b. 16/11/1920 near Llangollen, Wales. d. 10/02/1964 at sea.
DATE AND PLACE OF GC ACTION: 10/02/1964 Jervis Bay, Australia.
Jonathan “Buck” Rogers (1920-1964) was born on 16th September 1920 at Vroncysylite, near Llangollen, Denbighshire, Wales, fifth of seven children of Jonathan Rogers, labourer, and his wife Sarah Ellen, née Probyn. Leaving Acrefair Central School at the age of 14, he worked at the Ruabon brickyard, boxed and played soccer.
On 22nd November 1938 Rogers enlisted in the Royal Navy. Five ft 8 ins (173 cm) tall and heavily built, he had brown hair, blue eyes and a fresh complexion. He spent most of World War II at sea in three coastal vessels: Motor Anti-Submarine Boat No.62 (1940-41), Motor Launch No.204 (1942-43) and Motor Torpedo Boat No.698 (1943-45). Promoted petty officer in 1943, he was awarded the Distinguished Service Medal for his 'coolness and leadership' under enemy fire during an action off Dunkirk, France, on the night of 23rd/24th May 1944. He was discharged from the R.N. on 23rd January 1946.
At the parish church, Pen-y-cae, Denbighshire, on 4 April 1942 Rogers had married Lorraine Williams; they lived in the village and were to have four children. After the war he worked above ground at a local colliery and built pre-fabricated houses. In 1950 he applied to join the Royal Australian Navy. He was accepted on 6 July and posted to the aircraft-carrier H.M.A.S. Sydney; his next ship was the frigate Burdekin. Service (1952-54) in the destroyer Tobruk took him to Korean waters. He was promoted chief petty officer in 1956. His subsequent postings included the ships Junee (1956-57), Anzac (1957-58), Warramunga (1959) and Barcoo (1959-61), and the shore establishments Cerberus (1958-59), Westernport, Victoria, and Rushcutter (1961-62), Sydney. The family finally settled at Ettalong Beach, New South Wales.
In January 1963 'Buck' Rogers joined the destroyer Voyager which was commanded by Captain D. H. Stevens. As her coxswain, Rogers was the senior sailor on board and responsible for the 'good order and discipline' of the ship's company. On 10th February 1964 Voyager took part in exercises with the aircraft-carrier Melbourne off the south coast of New South Wales. That evening Rogers presided over a game of tombola being played by about sixty men in the ship's forward cafeteria. At 8.56 p.m., 20 nautical miles (37 km) south-east of Jervis Bay, Voyager collided with Melbourne and was cut in two. Voyager's severed forward section immediately heeled sharply to starboard and about five minutes later turned upside down. Water began pouring into the cafeteria. Within another five minutes the forward section sank. Rogers was one of the eighty-two men who died. His wife, son and three daughters survived him.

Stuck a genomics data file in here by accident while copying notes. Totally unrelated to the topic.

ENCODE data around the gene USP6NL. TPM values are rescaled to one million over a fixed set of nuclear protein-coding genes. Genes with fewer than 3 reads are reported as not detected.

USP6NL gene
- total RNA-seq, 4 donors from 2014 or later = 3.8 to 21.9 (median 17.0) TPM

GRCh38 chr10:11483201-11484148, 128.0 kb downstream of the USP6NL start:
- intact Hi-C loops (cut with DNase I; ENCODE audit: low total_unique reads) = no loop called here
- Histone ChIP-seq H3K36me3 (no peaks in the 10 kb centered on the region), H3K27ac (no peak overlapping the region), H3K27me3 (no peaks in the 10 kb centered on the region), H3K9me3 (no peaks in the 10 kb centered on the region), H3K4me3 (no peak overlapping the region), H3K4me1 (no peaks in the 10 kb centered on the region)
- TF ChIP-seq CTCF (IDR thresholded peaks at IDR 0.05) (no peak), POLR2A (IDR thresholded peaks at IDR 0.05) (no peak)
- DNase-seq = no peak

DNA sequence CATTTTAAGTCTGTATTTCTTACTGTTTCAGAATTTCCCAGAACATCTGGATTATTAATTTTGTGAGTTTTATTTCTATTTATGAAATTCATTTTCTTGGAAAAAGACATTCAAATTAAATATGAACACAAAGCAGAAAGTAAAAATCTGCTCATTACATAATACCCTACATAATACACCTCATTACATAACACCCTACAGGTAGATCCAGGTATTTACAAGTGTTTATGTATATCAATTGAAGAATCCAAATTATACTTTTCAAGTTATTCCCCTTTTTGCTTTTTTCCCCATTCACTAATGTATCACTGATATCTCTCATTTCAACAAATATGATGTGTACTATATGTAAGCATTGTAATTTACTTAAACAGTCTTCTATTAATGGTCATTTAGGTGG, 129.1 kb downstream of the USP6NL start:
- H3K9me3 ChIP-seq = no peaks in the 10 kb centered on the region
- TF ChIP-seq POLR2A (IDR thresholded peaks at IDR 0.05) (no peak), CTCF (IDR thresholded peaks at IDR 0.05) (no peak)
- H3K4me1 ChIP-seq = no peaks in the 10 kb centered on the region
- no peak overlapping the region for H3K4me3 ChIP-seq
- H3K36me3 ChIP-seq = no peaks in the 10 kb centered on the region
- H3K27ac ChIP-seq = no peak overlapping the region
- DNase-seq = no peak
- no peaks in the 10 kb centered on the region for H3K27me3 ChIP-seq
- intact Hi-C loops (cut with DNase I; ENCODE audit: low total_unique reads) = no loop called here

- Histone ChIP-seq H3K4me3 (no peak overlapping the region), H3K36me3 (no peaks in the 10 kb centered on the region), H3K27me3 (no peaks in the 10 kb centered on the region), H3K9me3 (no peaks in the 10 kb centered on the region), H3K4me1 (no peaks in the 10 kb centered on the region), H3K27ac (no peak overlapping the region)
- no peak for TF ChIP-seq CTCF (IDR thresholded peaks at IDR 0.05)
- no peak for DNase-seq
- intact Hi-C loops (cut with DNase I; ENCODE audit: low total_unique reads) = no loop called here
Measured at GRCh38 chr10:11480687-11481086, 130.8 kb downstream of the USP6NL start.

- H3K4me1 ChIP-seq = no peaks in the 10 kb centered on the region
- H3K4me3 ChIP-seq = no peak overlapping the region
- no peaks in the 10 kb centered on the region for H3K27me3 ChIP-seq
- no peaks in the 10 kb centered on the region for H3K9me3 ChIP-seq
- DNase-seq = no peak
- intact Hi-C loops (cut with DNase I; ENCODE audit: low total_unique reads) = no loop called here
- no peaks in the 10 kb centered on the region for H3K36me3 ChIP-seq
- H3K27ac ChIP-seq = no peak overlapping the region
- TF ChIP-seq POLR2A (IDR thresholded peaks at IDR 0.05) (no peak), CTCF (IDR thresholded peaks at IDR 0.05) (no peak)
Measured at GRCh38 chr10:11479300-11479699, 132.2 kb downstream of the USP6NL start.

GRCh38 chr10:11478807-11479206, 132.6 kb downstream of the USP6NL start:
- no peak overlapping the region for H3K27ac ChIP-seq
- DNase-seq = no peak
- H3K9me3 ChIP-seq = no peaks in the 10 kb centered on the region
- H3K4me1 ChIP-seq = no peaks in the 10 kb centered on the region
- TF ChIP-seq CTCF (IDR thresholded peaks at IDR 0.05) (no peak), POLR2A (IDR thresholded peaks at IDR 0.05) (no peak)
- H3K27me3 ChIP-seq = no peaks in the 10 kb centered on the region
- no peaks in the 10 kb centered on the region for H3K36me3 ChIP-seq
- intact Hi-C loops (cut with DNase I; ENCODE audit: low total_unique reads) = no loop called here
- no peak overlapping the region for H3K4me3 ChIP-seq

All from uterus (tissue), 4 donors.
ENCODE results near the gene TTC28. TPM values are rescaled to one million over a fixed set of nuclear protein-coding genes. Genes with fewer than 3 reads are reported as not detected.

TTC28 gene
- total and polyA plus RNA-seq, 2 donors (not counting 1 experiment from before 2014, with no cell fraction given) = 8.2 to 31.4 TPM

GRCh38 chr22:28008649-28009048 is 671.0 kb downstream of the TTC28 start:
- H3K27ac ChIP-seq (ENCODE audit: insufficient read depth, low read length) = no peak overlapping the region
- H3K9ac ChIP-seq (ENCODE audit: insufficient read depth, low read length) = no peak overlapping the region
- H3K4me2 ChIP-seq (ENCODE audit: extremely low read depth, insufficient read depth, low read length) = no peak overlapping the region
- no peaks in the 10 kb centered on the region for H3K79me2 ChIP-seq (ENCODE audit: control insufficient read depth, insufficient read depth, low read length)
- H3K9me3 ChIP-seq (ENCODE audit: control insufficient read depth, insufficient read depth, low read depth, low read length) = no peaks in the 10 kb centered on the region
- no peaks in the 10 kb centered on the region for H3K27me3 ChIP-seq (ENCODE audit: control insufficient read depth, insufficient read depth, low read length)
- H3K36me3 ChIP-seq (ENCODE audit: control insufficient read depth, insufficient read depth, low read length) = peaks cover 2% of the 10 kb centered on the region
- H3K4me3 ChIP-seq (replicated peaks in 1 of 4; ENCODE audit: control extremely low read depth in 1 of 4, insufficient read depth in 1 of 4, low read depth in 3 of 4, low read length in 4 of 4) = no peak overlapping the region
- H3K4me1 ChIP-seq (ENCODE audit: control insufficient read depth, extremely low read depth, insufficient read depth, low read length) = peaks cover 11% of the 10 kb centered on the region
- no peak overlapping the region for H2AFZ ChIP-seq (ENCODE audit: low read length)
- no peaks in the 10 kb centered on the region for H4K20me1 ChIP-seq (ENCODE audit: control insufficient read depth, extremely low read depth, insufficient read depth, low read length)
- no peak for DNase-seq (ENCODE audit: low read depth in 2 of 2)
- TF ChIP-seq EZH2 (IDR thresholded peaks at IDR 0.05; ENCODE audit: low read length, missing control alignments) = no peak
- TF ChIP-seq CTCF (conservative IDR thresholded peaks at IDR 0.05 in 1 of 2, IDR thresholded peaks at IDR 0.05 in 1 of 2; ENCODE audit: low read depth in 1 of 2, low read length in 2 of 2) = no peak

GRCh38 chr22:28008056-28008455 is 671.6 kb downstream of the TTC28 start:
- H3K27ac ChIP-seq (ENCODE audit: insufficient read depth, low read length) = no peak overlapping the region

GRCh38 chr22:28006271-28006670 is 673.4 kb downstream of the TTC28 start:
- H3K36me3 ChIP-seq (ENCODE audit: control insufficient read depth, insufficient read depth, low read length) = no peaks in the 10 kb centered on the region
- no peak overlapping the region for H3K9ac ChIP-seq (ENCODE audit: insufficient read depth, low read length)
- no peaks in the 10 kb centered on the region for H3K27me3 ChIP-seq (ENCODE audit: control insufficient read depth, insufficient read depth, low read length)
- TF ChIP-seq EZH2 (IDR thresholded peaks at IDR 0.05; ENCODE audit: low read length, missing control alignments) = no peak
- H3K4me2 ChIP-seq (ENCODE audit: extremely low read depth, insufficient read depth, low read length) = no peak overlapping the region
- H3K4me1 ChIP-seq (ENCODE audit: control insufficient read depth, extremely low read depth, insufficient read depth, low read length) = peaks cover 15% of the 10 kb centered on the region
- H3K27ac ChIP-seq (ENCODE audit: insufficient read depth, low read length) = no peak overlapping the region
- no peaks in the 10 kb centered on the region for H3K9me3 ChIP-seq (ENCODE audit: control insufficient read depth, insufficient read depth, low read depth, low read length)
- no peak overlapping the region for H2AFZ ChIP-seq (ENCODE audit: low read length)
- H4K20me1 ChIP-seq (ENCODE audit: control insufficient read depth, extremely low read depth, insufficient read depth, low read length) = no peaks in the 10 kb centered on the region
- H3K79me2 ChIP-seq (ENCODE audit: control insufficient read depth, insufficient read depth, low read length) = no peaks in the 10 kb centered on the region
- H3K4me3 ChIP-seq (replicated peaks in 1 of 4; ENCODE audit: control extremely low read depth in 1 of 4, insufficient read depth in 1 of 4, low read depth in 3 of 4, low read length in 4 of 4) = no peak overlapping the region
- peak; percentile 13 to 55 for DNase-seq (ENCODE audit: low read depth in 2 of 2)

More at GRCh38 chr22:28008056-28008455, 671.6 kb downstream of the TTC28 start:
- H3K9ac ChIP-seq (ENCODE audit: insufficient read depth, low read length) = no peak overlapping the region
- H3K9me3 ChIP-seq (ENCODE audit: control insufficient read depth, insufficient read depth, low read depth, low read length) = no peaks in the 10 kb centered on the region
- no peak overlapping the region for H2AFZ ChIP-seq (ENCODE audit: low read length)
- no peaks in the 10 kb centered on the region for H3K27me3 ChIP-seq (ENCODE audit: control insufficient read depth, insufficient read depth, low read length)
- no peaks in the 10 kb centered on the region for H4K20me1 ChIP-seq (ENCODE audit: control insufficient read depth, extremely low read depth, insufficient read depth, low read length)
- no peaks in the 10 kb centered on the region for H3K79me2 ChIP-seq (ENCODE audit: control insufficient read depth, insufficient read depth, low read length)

Sailors who escaped from the cafeteria later told how Rogers had taken charge of the situation. He had calmed terrified shipmates, attempted to control the flooding, tried to free a jammed escape hatch with a length of pipe and a spanner, and organized men to move into other compartments with functioning emergency exits. Meanwhile, he knew that he was probably too large to fit through an escape hatch himself. When it was obvious that some of his comrades would not get out in time, he led them in prayer and a hymn, 'encouraging them to meet death' beside him 'with dignity and honour'. His wife remarked: 'It was typical of him—he never thought of himself'. His body was not recovered. He was posthumously awarded the George Cross on 19th March 1965. His medal was presented to his widow Lorraine, and thirty one years after his death, his daughter Rhonda Jones, presented her father's medals to the Australian War Memorial in Canberra.
LOCATION OF MEDAL: AUSTRALIAN WAR MEMORIAL, CANBERRA.
BURIAL PLACE: LOST AT SEA.
Jonathan Rogers' medals at the Australian War Memorial, Canberra and off their website below is a more up to date group of medals
Rogers' widow collecting his posthumous George Cross
AWM, Canberra (Thomas Stewart)